HARARE (Reuters) - Zimbabwe’s first lady Grace Mugabe hit the campaign trail with her husband Robert on Friday, urging discipline in his party two weeks after she faced assault charges in South Africa.
Grace, who is seen as a possible successor to her 93-year-old husband, was accused of assaulting a model at an upmarket Johannesburg hotel, but flew home after a minister granted her immunity.
The first lady did not refer to the incident in her first speech since returning, instead telling a ZANU-PF party rally that supporters should stand behind Africa’s oldest leader in the build-up to next year’s elections.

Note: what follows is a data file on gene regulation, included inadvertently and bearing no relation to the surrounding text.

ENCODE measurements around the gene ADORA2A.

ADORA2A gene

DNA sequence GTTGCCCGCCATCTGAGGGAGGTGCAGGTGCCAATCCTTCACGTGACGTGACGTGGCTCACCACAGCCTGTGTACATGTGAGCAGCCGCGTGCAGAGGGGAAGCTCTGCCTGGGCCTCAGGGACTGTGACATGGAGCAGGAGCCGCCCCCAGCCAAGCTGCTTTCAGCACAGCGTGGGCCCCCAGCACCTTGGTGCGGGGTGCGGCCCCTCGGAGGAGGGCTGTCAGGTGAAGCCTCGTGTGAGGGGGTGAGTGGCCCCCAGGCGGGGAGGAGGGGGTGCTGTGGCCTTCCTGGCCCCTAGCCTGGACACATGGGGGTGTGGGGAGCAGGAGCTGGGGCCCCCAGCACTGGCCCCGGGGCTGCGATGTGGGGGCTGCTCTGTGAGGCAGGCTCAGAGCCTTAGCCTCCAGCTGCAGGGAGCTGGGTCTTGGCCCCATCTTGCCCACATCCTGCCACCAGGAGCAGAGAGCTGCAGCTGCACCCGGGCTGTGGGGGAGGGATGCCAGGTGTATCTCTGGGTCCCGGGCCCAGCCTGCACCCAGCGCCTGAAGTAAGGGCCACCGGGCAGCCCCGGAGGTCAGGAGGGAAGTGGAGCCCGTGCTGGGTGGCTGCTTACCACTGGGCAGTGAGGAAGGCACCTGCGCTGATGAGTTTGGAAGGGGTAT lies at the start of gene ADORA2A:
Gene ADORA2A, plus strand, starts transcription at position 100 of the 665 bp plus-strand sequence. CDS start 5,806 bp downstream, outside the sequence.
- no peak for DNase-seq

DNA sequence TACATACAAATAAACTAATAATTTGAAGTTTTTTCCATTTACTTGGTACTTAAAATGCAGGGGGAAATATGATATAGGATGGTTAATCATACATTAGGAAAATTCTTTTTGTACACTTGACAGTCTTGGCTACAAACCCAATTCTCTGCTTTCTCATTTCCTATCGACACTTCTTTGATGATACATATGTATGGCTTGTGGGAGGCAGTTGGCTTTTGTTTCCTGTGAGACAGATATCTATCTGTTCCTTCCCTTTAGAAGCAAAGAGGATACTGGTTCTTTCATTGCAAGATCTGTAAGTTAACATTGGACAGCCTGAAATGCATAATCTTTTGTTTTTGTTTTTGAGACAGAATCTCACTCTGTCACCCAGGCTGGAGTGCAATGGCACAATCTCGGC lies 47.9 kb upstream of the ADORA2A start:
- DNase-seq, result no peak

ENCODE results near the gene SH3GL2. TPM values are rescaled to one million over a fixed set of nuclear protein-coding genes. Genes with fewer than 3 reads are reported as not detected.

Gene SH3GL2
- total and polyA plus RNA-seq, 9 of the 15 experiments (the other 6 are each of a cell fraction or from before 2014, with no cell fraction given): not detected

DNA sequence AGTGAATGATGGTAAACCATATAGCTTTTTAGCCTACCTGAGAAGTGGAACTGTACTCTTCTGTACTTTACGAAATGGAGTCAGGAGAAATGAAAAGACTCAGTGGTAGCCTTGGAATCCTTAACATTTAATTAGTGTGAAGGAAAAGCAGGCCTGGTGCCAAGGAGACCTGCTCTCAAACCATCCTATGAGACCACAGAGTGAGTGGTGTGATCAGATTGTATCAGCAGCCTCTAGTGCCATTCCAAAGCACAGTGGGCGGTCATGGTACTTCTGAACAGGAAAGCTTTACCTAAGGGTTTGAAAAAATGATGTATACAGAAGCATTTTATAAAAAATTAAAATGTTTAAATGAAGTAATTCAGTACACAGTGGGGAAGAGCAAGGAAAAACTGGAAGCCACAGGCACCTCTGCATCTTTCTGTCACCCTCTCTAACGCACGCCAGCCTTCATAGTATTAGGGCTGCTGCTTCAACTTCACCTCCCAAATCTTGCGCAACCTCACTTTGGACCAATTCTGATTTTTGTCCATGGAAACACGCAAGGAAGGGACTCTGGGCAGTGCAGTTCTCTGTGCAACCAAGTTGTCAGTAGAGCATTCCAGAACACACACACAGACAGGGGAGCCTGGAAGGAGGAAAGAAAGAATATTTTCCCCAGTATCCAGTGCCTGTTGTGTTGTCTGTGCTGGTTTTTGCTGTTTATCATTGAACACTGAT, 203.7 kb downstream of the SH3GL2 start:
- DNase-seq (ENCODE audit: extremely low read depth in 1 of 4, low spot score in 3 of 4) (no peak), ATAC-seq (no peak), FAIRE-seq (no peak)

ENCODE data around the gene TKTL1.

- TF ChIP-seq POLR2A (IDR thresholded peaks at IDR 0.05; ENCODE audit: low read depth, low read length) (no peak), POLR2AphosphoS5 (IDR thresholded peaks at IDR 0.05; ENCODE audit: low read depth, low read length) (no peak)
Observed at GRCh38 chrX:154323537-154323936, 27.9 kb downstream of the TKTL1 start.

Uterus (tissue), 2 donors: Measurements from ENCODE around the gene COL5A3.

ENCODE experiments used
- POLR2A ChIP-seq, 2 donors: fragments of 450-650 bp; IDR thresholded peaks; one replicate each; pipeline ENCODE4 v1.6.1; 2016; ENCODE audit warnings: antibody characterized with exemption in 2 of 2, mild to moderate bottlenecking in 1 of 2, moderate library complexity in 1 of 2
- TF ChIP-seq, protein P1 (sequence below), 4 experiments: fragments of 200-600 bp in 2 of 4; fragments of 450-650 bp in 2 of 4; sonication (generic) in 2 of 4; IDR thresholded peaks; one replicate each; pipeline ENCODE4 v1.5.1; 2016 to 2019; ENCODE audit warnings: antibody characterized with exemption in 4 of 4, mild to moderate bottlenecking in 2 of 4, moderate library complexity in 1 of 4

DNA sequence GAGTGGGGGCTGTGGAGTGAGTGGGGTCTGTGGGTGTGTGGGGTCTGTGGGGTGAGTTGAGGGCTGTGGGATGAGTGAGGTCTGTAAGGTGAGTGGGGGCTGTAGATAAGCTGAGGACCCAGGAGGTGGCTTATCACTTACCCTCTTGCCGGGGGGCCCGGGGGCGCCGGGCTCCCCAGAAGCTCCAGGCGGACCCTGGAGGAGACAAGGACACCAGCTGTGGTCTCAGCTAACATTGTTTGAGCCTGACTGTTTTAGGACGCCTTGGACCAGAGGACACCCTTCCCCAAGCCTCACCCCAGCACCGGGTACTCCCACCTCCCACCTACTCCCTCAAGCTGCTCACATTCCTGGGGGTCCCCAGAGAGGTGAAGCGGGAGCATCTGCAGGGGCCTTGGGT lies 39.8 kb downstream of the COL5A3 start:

“We have a very unique position in Zimbabwe where we have our president who will soon be 94 years because that is what God decreed. No man of flesh can stop that,” Grace said in the speech broadcast on state television.
South Africa’s main opposition Democratic Alliance (DA) party is challenging the international relations minister’s decision to give her immunity - a move that could in theory affect any future plans to travel to the country.
Twenty-year-old model Gabriella Engels accused Grace Mugabe of whipping her with an electric extension cable as she waited with two friends in a luxury hotel suite to meet one of the Mugabes’ adult sons.
Reporting by MacDonald Dzirutwe; Editing by James Macharia and Andrew Heavens